Searching for a happy ending…

posted in: Carol Ann Duffy, Jane Ray | 10

This year’s family Christmas production at an art centre near us is an adaptation of the short story The Lost Happy Endings by Carol Ann Duffy (the UK’s poet laureate), originally illustrated by Jane Ray. After the success we had taking M and J to see When We Lived in Uncle’s Hat I thought we’d also get tickets for this magical tale. With our trip to the theatre now only a few days away The Lost Happy Endings has been our most-read book this week and definitely one I’d love to share with you today.

Photo: daskerst

A young girl, Jub, lives in a dark forest. She has a terribly important job – every night she must take the sack full of Happy Endings, climb to the top a huge oak tree and then scatter the endings to the wind to ensure they find their way into homes all around the world where parents are telling bedtime stories to their children. She’s good at her job, and enjoys it, spending her days reading and visiting neighbours whilst the Happy Endings fly back to the forest to hang from the ancient silver birch, ready to be collected and distributed each night.

One evening, however, a wicked witch, with “fierce red eyes like poisonous berries” steals the girl’s sack. With no Happy Endings, children in bedrooms everywhere go to bed that night in tears. Cinderella’s foot is too big for the glass slipper. The Big Bad Wolf gobbles up Little Red Riding Hood.

Photo: ((brian))

Jub is distraught. Her heart is “as sore as toothache“. Exhausted by despair, she eventually falls asleep and (appears to) dream of a Golden Pen which can write on the night sky itself. She takes the pen and uses it to re-write her own story, to create her own happy ending, ensuring the witch meets her comeuppance and once again the Happy Endings can find their way into your home, my home and every home where bedtime stories are told.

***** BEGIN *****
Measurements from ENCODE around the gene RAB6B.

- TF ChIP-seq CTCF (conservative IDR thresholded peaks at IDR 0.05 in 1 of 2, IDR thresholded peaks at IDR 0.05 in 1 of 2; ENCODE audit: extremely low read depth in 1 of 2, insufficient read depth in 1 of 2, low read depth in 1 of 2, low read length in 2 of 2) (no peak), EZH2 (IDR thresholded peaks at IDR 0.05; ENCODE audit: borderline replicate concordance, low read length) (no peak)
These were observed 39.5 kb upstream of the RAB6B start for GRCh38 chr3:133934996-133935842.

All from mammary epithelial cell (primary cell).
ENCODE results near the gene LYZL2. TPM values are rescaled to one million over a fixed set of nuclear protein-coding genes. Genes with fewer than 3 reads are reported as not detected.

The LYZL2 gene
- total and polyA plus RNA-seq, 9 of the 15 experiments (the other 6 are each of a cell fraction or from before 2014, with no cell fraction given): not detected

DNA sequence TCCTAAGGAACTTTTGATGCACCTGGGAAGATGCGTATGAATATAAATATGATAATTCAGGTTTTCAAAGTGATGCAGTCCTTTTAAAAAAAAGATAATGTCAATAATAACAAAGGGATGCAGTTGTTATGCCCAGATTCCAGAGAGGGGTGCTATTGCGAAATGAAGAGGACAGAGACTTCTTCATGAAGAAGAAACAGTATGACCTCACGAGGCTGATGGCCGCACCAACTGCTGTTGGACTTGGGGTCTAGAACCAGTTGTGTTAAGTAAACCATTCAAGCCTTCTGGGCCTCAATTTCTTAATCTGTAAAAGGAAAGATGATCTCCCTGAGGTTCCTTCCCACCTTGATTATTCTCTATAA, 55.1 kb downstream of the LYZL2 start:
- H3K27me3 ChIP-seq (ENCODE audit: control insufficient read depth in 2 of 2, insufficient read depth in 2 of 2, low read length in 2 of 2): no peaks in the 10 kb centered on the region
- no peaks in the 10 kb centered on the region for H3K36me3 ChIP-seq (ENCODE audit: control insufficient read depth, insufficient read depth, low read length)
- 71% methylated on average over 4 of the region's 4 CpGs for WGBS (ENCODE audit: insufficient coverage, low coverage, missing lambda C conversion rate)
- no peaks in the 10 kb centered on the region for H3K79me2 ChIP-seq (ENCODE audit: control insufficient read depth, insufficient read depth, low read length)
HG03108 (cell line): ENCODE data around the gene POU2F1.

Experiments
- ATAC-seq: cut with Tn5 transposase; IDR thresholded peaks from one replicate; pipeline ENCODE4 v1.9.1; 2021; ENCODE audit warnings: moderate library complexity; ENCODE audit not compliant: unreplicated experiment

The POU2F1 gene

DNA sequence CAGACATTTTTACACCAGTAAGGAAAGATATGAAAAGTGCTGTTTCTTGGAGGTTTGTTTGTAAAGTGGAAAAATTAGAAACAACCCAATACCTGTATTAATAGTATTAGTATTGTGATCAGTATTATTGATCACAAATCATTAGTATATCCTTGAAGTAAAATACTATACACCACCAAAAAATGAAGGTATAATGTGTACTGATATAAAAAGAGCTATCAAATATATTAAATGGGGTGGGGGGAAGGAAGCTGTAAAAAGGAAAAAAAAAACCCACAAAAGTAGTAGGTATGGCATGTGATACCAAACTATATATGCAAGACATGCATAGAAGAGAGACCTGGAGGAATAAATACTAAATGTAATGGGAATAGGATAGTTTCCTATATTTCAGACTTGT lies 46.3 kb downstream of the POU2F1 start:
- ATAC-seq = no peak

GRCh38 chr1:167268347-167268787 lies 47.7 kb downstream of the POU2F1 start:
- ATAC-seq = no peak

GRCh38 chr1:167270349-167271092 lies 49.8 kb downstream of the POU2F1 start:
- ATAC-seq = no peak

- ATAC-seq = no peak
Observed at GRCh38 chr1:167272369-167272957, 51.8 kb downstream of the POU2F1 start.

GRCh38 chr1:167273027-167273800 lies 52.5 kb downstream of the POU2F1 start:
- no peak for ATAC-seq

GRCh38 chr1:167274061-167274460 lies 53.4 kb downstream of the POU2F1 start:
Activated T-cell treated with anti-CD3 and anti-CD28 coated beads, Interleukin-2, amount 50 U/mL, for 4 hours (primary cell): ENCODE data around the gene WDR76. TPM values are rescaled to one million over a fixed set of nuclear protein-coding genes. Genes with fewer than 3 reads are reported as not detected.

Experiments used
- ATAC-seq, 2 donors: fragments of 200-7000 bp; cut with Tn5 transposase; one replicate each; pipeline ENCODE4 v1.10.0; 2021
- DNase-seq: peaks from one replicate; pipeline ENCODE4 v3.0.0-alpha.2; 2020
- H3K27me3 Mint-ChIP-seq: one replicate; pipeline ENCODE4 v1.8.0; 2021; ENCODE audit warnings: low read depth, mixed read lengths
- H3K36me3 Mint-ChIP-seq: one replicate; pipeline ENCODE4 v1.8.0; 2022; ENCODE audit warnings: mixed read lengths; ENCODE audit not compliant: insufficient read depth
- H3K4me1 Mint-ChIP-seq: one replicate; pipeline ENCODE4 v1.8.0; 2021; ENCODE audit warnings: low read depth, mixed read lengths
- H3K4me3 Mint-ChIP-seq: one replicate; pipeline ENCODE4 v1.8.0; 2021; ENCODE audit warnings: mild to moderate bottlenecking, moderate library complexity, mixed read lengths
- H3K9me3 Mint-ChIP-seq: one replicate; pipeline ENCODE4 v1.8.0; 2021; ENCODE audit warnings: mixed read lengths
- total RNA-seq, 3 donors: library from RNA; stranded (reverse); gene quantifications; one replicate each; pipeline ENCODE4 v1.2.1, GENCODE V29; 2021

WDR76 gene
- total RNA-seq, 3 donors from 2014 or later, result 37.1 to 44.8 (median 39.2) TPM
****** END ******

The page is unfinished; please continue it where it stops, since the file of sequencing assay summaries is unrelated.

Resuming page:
Duffy has created a fairy story par excellence – mysterious, slightly menacing, with one foot in our world and another in a rather more magical world, a magical world that you nevertheless want to believe in when you read this story. The tale is beautifully told, with so many phrases where each word seems perfectly chosen, where it is hard to imagine a simpler yet more evocative way of expressing a given emotion or situation; Duffy’s first calling, as a poet, really shines through.

Jane Ray’s illustrations couldn’t be a better match for such stunning prose. Rich, opulent colours fill many pages, and each spread is full of textures and details that reward those who linger over them. I shall be very interested to see if the theatre production makes any attempt to acknowledge the illustrations in this book – these images seem like an essential part of the story, a part every bit as lyrical and bewitching as the prose.

Charmed and beguiled by Jane Ray’s illustrations we tried our own hands at creating similarly atmospheric and magical pictures, taking key elements from Ray’s approach – dark, moody skies, bare black silhouettes of trees, sprinkled with highlights drawn with a golden pen.

First the girls did a graded watercolour wash on damp watercolour paper. They dipped their paintbrushes in their sky colour of choice and painted two or three strokes across their paper. Then they dipped their paintbrushes in water, without swirling them around, and made another couple of strokes across their piece of paper just touching the bottom of each preceding stroke.

They dipped their brushes in water again and once more painted several strokes across the card, gradually diluting the paint and creating a graded wash – darker at the top, and lighter at the bottom, just like the sky looks at dusk.

Once the wash was dry, the black tree silhouettes were created using ink – M sometimes use a pipette to draw the trees (a la Katie Cleminson) and sometimes used a straw to blow the ink into branch shapes.

After the ink had dried the girls used a pen with gold ink to embellish their pictures – the type of pen they used is one I fondly remember from my own childhood – with a type of pump action and capable of dropping globules of dazzling gold onto your paper. I was really pleased to see they enjoyed this type of special pen just as much as I used to!